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Defining Sexual Harassment in Massachusetts
Sexual harassment in Massachusetts is specifically defined by Chapter 151B of Massachusetts General Laws, also known as the Fair Employment Practices Act. The state laws outline two types of sexual harassment – quid pro quo and hostile work environment sexual harassment. The conduct may either be implicit or explicit.
Quid pro quo sexual harassment (this for that) involves one person offering benefits to another in exchange for sexual favors. The benefits can include a raise, promotion or other matter of interest to the victim. In order to prove that quid pro quo sexual harassment has occurred, the victim must establish that the harasser made advances or requests that were sexual in nature, that the conduct was unwelcome, that the victim rejected the advances and that the victim’s job was someone affected adversely. The victim may also have a valid claim for sexual harassment if they submitted to the harassment but only because they were in fear of losing their job. Since the actions can be implicit in nature, a harasser may imply that a victim will receive some sort of benefit or may have their position be affected negatively.
Hostile work environment sexual harassment in Massachusetts involves “sexual advances, requests for sexual favors, and other verbal or physical nature when such advances, requests or conduct have the purpose or effect of unreasonably interfering with an individual’s work performance by creating an intimidating, hostile, humiliating, or sexually offensive work environment.” Those who wish to come forward with a hostile work environment allegation must prove that they were subjected to conduct that was of a sexual nature, that the conduct was unwelcome, that it created a hostile or intimidating work environment and that the behavior interfered with the victim’s performance at work.
When it comes to hostile work environment allegations, the conduct must be proven to be humiliating, offensive and hostile not only to the victim, but to the average person. For example, if an employee claiming sexual harassment was offended but the conduct itself is not found to be offensive to the average person, then no hostile work environment has been created. Conversely, the employee is not offended, but evidence of offensive behavior occurred, no hostile work environment was created, and therefore, there are no grounds for sexual harassment.
Seeking Legal Help in Massachusetts for Sexual Harassment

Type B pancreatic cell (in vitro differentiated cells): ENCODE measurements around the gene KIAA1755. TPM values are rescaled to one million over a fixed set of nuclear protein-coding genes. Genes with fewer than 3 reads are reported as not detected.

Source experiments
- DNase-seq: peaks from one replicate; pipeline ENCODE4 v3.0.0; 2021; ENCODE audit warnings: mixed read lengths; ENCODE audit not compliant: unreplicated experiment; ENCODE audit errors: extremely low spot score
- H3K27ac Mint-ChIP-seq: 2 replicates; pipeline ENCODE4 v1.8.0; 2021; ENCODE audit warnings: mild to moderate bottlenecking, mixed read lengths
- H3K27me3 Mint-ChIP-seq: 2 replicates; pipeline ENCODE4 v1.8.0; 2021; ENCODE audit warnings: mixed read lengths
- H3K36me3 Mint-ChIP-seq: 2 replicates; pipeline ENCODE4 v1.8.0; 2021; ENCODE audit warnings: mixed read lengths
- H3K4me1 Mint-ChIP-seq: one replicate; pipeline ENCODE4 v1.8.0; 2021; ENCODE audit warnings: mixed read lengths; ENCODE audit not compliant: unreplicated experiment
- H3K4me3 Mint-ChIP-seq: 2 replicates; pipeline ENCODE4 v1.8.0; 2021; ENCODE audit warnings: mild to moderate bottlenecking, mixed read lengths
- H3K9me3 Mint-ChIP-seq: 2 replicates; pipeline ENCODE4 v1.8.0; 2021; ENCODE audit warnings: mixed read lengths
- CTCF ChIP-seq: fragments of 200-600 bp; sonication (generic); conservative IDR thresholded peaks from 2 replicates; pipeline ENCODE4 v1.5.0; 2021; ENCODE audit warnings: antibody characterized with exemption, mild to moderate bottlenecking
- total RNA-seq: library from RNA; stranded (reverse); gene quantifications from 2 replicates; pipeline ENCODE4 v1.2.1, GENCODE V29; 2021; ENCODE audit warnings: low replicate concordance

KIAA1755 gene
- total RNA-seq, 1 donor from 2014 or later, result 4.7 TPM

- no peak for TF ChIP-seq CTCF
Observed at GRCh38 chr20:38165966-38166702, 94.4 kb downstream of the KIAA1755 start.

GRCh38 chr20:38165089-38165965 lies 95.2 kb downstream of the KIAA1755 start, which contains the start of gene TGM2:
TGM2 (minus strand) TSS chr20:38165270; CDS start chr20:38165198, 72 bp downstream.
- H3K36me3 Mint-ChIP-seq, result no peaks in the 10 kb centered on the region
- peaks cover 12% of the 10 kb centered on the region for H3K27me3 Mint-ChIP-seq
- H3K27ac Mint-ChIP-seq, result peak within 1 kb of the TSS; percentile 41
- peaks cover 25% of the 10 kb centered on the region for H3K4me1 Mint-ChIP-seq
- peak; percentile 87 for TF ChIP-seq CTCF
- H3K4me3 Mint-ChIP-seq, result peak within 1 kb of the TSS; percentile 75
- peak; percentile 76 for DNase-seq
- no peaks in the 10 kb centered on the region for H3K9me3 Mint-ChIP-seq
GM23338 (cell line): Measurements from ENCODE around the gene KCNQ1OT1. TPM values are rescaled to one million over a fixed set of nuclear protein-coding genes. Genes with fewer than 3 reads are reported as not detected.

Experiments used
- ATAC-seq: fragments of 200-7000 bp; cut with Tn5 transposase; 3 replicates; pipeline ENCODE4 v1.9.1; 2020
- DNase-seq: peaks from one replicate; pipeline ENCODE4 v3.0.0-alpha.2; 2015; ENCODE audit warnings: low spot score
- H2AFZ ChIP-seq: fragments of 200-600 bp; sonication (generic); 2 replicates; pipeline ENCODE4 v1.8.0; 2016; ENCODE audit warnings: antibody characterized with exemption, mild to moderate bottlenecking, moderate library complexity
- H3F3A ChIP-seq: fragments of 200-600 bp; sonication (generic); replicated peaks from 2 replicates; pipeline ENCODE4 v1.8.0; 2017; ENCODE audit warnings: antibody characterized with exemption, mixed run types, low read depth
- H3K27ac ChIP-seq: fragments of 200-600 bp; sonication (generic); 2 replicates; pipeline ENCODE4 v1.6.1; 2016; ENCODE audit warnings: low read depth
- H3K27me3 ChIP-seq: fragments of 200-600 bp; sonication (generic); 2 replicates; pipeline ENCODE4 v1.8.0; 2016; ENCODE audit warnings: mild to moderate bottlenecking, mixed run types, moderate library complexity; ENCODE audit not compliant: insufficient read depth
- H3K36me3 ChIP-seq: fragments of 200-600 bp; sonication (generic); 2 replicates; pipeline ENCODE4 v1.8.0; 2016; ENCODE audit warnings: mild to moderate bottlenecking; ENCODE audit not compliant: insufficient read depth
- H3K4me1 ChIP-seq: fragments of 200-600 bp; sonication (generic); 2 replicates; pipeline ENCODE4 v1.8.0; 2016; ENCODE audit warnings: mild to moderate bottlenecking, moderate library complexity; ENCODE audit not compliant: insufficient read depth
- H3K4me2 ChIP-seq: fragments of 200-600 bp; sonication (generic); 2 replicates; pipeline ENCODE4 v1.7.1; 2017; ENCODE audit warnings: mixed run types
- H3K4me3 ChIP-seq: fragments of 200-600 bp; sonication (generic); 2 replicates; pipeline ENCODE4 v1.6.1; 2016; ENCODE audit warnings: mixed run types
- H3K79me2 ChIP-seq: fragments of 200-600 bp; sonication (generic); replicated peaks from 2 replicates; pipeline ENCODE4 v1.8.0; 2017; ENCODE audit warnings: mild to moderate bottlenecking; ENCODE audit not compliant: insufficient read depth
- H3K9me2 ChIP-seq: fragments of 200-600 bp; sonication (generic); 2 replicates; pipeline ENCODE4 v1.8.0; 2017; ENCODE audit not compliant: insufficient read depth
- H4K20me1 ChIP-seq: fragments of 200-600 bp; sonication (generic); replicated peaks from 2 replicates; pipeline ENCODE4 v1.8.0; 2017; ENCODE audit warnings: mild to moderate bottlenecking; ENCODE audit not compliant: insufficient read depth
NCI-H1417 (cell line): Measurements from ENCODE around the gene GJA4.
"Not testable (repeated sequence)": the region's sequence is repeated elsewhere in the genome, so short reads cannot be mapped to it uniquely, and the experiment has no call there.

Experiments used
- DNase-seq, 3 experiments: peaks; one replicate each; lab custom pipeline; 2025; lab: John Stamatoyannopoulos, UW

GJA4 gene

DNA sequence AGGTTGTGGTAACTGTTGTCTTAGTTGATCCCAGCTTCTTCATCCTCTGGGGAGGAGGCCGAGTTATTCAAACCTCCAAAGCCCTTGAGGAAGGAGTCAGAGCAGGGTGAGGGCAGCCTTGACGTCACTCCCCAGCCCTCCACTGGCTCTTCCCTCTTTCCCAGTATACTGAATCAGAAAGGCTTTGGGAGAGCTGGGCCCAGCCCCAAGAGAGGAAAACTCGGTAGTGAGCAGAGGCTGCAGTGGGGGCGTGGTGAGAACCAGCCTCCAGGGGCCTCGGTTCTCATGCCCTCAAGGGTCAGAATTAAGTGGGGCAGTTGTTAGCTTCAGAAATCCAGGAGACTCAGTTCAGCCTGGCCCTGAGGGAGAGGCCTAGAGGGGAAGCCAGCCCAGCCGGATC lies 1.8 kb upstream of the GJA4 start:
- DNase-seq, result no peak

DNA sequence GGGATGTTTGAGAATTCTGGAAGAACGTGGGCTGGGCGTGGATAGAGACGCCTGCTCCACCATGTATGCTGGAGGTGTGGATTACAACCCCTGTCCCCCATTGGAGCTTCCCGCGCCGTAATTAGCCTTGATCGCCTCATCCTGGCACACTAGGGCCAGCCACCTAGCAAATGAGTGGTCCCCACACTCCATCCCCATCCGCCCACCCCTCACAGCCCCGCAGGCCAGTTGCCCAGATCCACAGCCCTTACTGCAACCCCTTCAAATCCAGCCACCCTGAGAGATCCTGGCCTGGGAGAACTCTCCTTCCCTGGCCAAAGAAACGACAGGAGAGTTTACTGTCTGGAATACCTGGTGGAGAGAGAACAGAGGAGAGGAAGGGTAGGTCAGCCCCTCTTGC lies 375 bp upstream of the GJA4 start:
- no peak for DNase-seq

Sexual harassment allegations are taken very seriously in Massachusetts. The victims of sexual harassment in Massachusetts may file a complaint with both the U.S. Equal Employment Opportunity Commission and the Massachusetts Commission Against Discrimination. In addition, victims may also turn to a sexual harassment lawyer to represent their interests. No one should have to suffer at the hands of a sexual offender, and Massachusetts law protects those who have been hurt by sexual harassment.
Hiring a Sexual Harassment Lawyer in Massachusetts
Any individual that has been subjected to quid pro quo or hostile work environment sexual harassment in Massachusetts may solicit the help of a Massachusetts sexual harassment lawyer. Sexual harassment attorneys work hard to ensure that the unwanted sexual conduct ceases immediately and that the perpetrator is put to justice.
Victims of sexual harassment deserve to work in an environment that is free from hostility, and sexual harassment lawyers aim to do just that. They will see to it that the offender does not harm the victim again nor target another person in the future. When victims have a leading sexual harassment attorney working on their case, they can rest assured that their cases will end with the best possible outcome.
Anyone who is found to be the victim of sexual harassment in Massachusetts may also be eligible to receive compensation for their pain and suffering. No one should have to suffer in a hostile work environment or be subjected to quid pro quo requests at work. Sexual harassment lawyers do whatever it takes to make sure the unwanted conduct ends once and for all and never happens again.
Although victims have a right to come forward and their jobs may not be affected by complaining of sexual harassment, still, there are victims that do not speak up because they are either embarrassed or afraid that the harasser will retaliate. Unfortunately, by not saying anything, this almost always ensures that the offender continues what they are doing. Victims should not wait until it’s too late to seek help or until matters escalate. If you or someone you know have been the victim of a sexual harassment incident in Massachusetts, speak to a leading sexual harassment attorney immediately to fight for your rights.